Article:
Mystro: Comedic Spurts, Thesaurus Flow

As much as the no-nonsense, super lyrical rappers are applauded, what most Hip Hoppers love is someone who isn’t afraid to tickle one’s funny bones; someone who can also give us a good laugh amidst the breathless flows and Thesaurus referenced wordplay.

It’s these attributes which have indefinitely made Mystro one of the most admired UK spitters of today. With a career spanning over ten years, the microphone assassin has enough lyrical capabilities to wow all – yet it is his charismatic approach and effortless flow which distances him from the chasing pack.

As the release of his Digmund Freud EP approaches, Mystro sat down with SoulCulture to discuss the growth of UK Hip Hop and its general shift towards a more commercial sound, his views on the listeners’ individual roles in influencing which music becomes popular and flexing his presenting skills away from music on Spine TV.

SoulCulture: Can you identify one difference between UK Hip Hop now and when you first came out some years ago?

Mystro: When I first came out, I’d say there wasn’t very much of it [Hip Hop] as there is now. I really remember London Posse, Cookie Crew, Silver Bullet – all those kind of artists at the time were the big UK guys at the time. But even at the age of 13 or 14, I still remember it not being out in abundance in comparison to now; it seems like everyone’s doing music now – whether its singing, producing or rapping.

SoulCulture: You’ve got a core following outside of the UK. What do you feel their perceptions of UK Hip Hop are?

Mystro: [laughs] I don’t know to be honest. I go to Australia and New Zealand a lot and with the conversations I’ve had with fans there, I feel they believe the scene has gone silent; maybe there’s a perception that much isn’t being released or that the quality has dropped. But you can clearly see that fans outside of the UK still want to hear it – they still love to hear Jehst, Taskforce and so forth.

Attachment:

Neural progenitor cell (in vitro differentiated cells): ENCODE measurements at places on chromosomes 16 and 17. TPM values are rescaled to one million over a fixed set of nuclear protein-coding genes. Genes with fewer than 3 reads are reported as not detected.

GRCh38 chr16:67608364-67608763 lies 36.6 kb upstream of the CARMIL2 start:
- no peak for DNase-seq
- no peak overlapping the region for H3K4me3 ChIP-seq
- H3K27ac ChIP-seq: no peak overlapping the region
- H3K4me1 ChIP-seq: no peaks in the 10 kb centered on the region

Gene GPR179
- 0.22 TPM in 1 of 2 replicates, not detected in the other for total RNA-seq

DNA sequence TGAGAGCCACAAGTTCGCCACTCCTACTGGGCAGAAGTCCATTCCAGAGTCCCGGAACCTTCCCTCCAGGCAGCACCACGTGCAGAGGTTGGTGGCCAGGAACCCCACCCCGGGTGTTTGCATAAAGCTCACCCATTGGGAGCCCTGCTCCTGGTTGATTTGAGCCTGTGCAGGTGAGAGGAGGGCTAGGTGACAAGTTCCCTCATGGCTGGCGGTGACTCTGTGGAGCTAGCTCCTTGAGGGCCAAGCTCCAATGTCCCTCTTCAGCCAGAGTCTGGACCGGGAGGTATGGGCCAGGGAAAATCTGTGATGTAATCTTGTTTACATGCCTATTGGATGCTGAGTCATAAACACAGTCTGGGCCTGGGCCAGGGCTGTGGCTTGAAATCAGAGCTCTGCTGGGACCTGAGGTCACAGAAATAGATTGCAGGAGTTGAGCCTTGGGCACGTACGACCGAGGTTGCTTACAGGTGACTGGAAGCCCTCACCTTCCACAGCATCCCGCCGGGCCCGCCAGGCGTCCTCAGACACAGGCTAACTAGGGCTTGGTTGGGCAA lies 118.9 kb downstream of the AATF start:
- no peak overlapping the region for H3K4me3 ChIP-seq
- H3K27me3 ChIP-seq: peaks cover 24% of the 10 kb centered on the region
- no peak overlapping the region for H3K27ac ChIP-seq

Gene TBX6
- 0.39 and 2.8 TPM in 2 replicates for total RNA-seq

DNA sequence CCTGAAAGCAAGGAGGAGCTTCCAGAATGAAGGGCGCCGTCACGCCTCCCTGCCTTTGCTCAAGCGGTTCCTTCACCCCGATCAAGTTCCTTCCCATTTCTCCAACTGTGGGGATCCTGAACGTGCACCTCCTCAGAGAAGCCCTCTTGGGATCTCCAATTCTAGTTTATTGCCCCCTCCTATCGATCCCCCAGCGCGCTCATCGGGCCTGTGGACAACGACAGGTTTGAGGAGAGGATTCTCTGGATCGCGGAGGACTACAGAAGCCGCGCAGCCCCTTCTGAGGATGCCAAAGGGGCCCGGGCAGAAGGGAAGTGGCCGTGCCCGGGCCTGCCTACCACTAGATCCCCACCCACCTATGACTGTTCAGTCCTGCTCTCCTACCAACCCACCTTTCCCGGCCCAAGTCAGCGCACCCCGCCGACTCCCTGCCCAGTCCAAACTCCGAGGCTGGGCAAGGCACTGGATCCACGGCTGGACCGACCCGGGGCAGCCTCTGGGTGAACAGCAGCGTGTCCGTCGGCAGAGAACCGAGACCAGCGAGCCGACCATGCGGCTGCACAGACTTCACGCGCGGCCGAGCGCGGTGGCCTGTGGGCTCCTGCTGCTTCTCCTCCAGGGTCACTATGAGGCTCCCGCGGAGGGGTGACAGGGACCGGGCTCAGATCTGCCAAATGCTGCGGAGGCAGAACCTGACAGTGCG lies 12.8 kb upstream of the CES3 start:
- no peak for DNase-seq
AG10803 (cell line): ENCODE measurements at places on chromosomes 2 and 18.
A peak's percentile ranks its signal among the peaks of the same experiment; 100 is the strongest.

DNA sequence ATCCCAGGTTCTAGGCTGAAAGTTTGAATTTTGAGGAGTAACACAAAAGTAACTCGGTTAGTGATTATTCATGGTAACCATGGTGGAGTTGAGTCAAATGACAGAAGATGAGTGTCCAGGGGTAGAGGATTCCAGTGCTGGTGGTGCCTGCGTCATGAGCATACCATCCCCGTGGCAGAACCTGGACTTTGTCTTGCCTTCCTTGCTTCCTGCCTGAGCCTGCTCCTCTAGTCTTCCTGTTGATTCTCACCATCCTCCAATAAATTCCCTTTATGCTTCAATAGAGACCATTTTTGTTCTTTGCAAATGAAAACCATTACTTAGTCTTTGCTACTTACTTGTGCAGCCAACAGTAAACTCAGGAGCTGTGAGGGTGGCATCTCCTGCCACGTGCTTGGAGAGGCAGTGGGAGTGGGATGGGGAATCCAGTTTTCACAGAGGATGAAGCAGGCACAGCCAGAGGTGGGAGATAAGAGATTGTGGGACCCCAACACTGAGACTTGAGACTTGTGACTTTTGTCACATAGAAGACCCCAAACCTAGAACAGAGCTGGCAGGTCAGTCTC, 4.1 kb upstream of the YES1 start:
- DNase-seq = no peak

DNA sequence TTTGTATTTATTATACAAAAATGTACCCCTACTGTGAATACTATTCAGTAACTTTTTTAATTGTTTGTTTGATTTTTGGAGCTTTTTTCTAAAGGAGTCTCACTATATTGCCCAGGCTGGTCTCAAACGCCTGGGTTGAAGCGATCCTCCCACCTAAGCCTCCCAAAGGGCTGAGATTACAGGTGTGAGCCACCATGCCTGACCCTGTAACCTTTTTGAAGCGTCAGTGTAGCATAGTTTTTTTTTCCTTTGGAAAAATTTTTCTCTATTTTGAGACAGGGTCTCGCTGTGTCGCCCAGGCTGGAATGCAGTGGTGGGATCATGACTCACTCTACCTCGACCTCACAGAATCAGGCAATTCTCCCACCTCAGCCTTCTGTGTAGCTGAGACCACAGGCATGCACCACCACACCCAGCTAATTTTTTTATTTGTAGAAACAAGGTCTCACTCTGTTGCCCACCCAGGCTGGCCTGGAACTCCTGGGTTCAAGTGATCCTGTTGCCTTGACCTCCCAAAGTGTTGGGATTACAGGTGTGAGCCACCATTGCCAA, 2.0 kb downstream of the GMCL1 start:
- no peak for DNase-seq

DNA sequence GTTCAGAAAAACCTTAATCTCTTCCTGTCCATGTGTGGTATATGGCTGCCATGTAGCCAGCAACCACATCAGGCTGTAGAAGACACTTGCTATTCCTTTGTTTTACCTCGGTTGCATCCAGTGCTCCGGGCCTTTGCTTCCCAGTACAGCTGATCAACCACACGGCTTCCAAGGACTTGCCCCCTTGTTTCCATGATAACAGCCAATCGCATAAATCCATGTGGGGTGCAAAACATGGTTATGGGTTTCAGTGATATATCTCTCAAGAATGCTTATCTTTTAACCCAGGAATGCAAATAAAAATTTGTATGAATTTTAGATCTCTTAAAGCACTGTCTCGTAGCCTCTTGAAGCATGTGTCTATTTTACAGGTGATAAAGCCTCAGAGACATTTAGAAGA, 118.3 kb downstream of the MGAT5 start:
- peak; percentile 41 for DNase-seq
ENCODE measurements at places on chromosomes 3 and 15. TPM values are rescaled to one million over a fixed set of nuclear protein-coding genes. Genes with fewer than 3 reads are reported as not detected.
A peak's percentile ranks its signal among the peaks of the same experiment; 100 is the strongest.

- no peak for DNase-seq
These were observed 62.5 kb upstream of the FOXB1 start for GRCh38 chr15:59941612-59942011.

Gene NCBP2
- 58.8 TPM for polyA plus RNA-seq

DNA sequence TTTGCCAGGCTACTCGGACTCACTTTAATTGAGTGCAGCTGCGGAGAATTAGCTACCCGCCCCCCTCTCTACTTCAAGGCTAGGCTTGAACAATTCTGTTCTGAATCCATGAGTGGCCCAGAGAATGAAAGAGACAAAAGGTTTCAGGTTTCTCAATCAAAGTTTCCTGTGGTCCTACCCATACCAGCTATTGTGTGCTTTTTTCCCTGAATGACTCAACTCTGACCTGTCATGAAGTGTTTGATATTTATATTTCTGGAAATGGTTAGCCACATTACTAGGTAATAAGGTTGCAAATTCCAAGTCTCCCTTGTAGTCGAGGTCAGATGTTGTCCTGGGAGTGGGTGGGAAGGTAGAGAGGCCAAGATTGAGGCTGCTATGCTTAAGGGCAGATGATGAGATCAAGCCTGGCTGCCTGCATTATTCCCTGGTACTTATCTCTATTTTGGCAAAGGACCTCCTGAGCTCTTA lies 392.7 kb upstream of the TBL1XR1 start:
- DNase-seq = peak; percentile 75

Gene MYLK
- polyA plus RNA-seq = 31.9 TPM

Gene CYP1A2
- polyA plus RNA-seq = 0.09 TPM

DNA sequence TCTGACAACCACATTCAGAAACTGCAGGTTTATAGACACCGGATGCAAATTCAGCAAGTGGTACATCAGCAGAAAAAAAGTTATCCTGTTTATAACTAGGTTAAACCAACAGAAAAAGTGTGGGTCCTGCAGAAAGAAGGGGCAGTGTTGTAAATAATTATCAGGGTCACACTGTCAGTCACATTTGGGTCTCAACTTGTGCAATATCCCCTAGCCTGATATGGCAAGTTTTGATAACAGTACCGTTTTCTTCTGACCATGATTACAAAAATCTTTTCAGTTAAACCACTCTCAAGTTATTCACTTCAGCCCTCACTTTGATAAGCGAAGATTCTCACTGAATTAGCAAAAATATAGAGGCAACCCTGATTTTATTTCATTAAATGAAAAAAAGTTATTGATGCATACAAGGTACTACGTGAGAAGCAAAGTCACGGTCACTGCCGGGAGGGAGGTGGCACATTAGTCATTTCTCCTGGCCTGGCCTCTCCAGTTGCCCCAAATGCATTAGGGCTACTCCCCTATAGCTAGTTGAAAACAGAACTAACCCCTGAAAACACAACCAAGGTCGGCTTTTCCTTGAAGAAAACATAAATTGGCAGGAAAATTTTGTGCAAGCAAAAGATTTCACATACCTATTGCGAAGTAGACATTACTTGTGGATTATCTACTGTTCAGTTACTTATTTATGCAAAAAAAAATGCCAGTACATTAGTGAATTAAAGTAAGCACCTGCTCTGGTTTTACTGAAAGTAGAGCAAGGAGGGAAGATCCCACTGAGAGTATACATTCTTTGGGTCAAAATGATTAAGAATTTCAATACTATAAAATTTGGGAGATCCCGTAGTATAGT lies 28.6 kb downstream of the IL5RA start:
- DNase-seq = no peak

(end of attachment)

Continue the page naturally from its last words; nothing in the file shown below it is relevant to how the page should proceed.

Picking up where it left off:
A lot of the artists are still around doing their thing, but there may be a few who are involved in other things beyond making music. I think it’s important that we use avenues such as the internet to get stuff out there for those outside, but again, it all depends on the artist’s situation.

SoulCulture: Many people have come to know of you due to your various impromptu ‘performances’ in street markets and on the tubes. What’s the reaction been like from passers by who have witnessed these performances?

Mystro: It’s funny because the track I performed (“Live & You Learn”) was a real ‘hood track, so I didn’t expect many people to understand what I was rapping about. I think it was just a surprise that someone was performing in the streets and because I was listening to the beat in my headphones, from the outside it looked like I was just rambling from the top of my head. Apart from the odd few who might have been shook, generally most people found it a laugh.

When I performed for the “Around My Way” video [above], it was a real test which proved successful. I guess I felt I could put it off and the whole purpose of it was to highlight the importance of performance – you can’t be a performer and worry about what people think of you. I’ve got some more ideas for live performances in store though!

SoulCulture: A lot of fans and critics have addressed the stale, formulaic music which is currently being produced. Is this an issue which you have an opinion on and is it an issue which would be addressed on any future material?